Parrot tulips have larger, more flamboyant flowers. The petals have scalloped or ruffled edges. The flowers can be solids, bi-colors or multi-colors. Instead of streaks, the colors blend in with one another without defined edges.

I can't decide which ones I like better so I grow both in my garden.

If you are interested in history as I am, you will want to add some Rembrandt tulips to your spring garden. You can leave the colorful blooms outside or cut them and add them to your flower arrangements for a truly Old Dutch Master display.

Questions & Answers

  • I live in Hemet, CA. Will Rembrandt tulips grow in my environment too?

    Yes, tulips will grow in your area. However, they will need special treatment. Your winter is not cold for them, so you will need to refrigerate them for two months before planting at the end of November or beginning of December. Plant them in a garden that gets shade in the afternoons because your spring and summer are too hot for them to be in full sun.

  • I live in Suburban outer-Chicago, how do I take care of my bulbs after they bloom in spring?

    When your spring bulbs have finished blooming, remove the dying flowers so that they don't go to seed. You don't want your bulbs expending energy making seeds. Instead, you want to fatten up your bulbs for next year. This is accomplished by leaving the foliage until it dies. The leaves provide food for the bulbs so that they will survive until next year and bloom again for you. Dying foliage is ugly so you can hide it by planting perennials around them to hide the foliage. For more information on growing and caring for tulips: https://dengarden.com/gardening/How-to-Grow-Tulips...

© 2017 Caren White


    0 of 8192 characters used
    Post Comment
    • poetryman6969 profile image


      2 years ago

      such beautiful flowers.

    • OldRoses profile imageAUTHOR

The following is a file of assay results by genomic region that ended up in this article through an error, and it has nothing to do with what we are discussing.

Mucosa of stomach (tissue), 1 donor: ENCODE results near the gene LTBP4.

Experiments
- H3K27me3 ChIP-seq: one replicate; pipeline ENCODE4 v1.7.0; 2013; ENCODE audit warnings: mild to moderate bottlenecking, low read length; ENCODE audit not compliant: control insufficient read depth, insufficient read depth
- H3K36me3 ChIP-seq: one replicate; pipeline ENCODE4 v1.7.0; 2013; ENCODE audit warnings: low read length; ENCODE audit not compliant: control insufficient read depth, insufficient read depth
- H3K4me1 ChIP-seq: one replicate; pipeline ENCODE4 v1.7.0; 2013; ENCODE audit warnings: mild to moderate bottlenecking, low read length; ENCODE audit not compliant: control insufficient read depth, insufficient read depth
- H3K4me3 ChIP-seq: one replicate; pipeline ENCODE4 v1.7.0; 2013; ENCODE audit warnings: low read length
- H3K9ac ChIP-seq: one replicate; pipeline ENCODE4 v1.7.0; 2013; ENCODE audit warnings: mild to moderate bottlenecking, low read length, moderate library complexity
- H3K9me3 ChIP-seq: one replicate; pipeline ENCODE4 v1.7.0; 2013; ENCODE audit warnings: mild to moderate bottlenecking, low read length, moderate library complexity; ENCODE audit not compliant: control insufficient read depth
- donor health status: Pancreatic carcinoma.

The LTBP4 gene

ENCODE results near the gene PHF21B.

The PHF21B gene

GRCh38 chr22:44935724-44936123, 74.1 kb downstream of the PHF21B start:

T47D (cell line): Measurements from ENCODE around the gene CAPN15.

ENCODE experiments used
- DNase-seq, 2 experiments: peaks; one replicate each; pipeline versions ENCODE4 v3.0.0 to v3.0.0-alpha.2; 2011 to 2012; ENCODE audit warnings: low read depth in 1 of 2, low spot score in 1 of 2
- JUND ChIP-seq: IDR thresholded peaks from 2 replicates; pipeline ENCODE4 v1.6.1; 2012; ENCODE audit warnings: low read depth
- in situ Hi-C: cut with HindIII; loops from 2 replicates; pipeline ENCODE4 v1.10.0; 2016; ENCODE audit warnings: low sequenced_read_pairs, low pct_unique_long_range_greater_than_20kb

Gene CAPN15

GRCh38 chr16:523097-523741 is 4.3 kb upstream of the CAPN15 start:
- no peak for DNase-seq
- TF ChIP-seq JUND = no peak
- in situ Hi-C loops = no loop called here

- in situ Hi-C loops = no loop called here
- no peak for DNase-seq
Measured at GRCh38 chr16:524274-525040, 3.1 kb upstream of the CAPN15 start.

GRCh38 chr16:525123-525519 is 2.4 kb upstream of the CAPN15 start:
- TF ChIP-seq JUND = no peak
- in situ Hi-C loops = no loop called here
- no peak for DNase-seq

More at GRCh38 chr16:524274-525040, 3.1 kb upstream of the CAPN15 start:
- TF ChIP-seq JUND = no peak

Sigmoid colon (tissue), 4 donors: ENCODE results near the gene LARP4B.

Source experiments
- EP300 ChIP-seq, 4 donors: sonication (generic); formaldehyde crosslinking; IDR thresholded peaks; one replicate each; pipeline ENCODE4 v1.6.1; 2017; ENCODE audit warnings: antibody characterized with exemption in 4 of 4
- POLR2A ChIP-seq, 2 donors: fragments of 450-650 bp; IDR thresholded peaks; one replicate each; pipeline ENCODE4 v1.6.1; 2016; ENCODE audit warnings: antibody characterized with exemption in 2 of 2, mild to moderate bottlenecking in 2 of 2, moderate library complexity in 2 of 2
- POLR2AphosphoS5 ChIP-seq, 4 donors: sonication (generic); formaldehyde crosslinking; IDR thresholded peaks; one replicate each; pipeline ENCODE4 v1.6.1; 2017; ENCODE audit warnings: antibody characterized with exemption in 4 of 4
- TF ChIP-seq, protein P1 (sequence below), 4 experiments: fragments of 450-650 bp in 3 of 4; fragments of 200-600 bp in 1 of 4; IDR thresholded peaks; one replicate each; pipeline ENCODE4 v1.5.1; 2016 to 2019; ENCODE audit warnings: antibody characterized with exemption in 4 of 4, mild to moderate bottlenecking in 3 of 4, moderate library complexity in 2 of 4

Caren White 

      2 years ago

      Thanks! And thank you for reading and commenting.

    • Casey White profile image

      Mike and Dorothy McKenney 

      2 years ago from United States

      These tulips are absolutely beautiful! I actually saw some in a botanical garden some time ago, but I didn't know what they were called until I read your great article. Way to go!!

    • OldRoses profile imageAUTHOR

      Caren White 

      2 years ago

      That's great! Bet you have the prettiest balcony in the neighborhood. Thanks for reading and commenting.

    • Nell Rose profile image

      Nell Rose 

      2 years ago from England

      Hi, I had never heard of them before! how fascinating! I love tulips and grow loads on my balcony in summer!


    This website uses cookies

    As a user in the EEA, your approval is needed on a few things. To provide a better website experience, dengarden.com uses cookies (and other similar technologies) and may collect, process, and share personal data. Please choose which areas of our service you consent to our doing so.

    For more information on managing or withdrawing consents and how we handle data, visit our Privacy Policy at: https://maven.io/company/pages/privacy

    Show Details
    HubPages Device IDThis is used to identify particular browsers or devices when the access the service, and is used for security reasons.
    LoginThis is necessary to sign in to the HubPages Service.
    Google RecaptchaThis is used to prevent bots and spam. (Privacy Policy)
    AkismetThis is used to detect comment spam. (Privacy Policy)
    HubPages Google AnalyticsThis is used to provide data on traffic to our website, all personally identifyable data is anonymized. (Privacy Policy)
    HubPages Traffic PixelThis is used to collect data on traffic to articles and other pages on our site. Unless you are signed in to a HubPages account, all personally identifiable information is anonymized.